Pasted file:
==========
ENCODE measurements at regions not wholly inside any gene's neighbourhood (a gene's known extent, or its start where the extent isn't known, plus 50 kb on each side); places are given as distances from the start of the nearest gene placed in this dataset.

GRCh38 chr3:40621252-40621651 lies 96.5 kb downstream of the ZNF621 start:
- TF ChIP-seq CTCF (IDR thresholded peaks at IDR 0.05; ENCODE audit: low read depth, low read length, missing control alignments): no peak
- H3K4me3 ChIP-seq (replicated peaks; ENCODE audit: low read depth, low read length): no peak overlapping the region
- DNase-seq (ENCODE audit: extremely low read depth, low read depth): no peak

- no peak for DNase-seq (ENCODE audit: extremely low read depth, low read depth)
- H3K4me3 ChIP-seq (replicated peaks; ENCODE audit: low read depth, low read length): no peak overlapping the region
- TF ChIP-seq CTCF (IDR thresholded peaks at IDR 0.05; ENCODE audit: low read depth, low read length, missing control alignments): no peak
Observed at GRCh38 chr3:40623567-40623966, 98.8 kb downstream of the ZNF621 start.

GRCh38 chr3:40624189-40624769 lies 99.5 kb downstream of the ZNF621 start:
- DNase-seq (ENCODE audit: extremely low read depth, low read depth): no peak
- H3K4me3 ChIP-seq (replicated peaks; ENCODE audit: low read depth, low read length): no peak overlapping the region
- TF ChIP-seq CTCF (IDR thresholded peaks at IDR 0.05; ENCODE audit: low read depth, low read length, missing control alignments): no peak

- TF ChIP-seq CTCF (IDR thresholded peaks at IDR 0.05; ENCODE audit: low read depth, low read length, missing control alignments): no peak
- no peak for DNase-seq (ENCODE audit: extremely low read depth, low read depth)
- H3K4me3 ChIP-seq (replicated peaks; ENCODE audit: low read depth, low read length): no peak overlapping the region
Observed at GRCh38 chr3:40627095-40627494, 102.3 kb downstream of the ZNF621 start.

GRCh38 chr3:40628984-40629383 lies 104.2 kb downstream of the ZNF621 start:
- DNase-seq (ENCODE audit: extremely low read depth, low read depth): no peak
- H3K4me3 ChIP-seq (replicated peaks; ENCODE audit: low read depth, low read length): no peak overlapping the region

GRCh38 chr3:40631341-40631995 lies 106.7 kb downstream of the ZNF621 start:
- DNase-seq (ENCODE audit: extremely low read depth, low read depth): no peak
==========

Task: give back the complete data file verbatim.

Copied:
ENCODE measurements at regions not wholly inside any gene's neighbourhood (a gene's known extent, or its start where the extent isn't known, plus 50 kb on each side); places are given as distances from the start of the nearest gene placed in this dataset.

GRCh38 chr3:40621252-40621651 lies 96.5 kb downstream of the ZNF621 start:
- TF ChIP-seq CTCF (IDR thresholded peaks at IDR 0.05; ENCODE audit: low read depth, low read length, missing control alignments): no peak
- H3K4me3 ChIP-seq (replicated peaks; ENCODE audit: low read depth, low read length): no peak overlapping the region
- DNase-seq (ENCODE audit: extremely low read depth, low read depth): no peak

- no peak for DNase-seq (ENCODE audit: extremely low read depth, low read depth)
- H3K4me3 ChIP-seq (replicated peaks; ENCODE audit: low read depth, low read length): no peak overlapping the region
- TF ChIP-seq CTCF (IDR thresholded peaks at IDR 0.05; ENCODE audit: low read depth, low read length, missing control alignments): no peak
Observed at GRCh38 chr3:40623567-40623966, 98.8 kb downstream of the ZNF621 start.

GRCh38 chr3:40624189-40624769 lies 99.5 kb downstream of the ZNF621 start:
- DNase-seq (ENCODE audit: extremely low read depth, low read depth): no peak
- H3K4me3 ChIP-seq (replicated peaks; ENCODE audit: low read depth, low read length): no peak overlapping the region
- TF ChIP-seq CTCF (IDR thresholded peaks at IDR 0.05; ENCODE audit: low read depth, low read length, missing control alignments): no peak

- TF ChIP-seq CTCF (IDR thresholded peaks at IDR 0.05; ENCODE audit: low read depth, low read length, missing control alignments): no peak
- no peak for DNase-seq (ENCODE audit: extremely low read depth, low read depth)
- H3K4me3 ChIP-seq (replicated peaks; ENCODE audit: low read depth, low read length): no peak overlapping the region
Observed at GRCh38 chr3:40627095-40627494, 102.3 kb downstream of the ZNF621 start.

GRCh38 chr3:40628984-40629383 lies 104.2 kb downstream of the ZNF621 start:
- DNase-seq (ENCODE audit: extremely low read depth, low read depth): no peak
- H3K4me3 ChIP-seq (replicated peaks; ENCODE audit: low read depth, low read length): no peak overlapping the region

GRCh38 chr3:40631341-40631995 lies 106.7 kb downstream of the ZNF621 start:
- DNase-seq (ENCODE audit: extremely low read depth, low read depth): no peak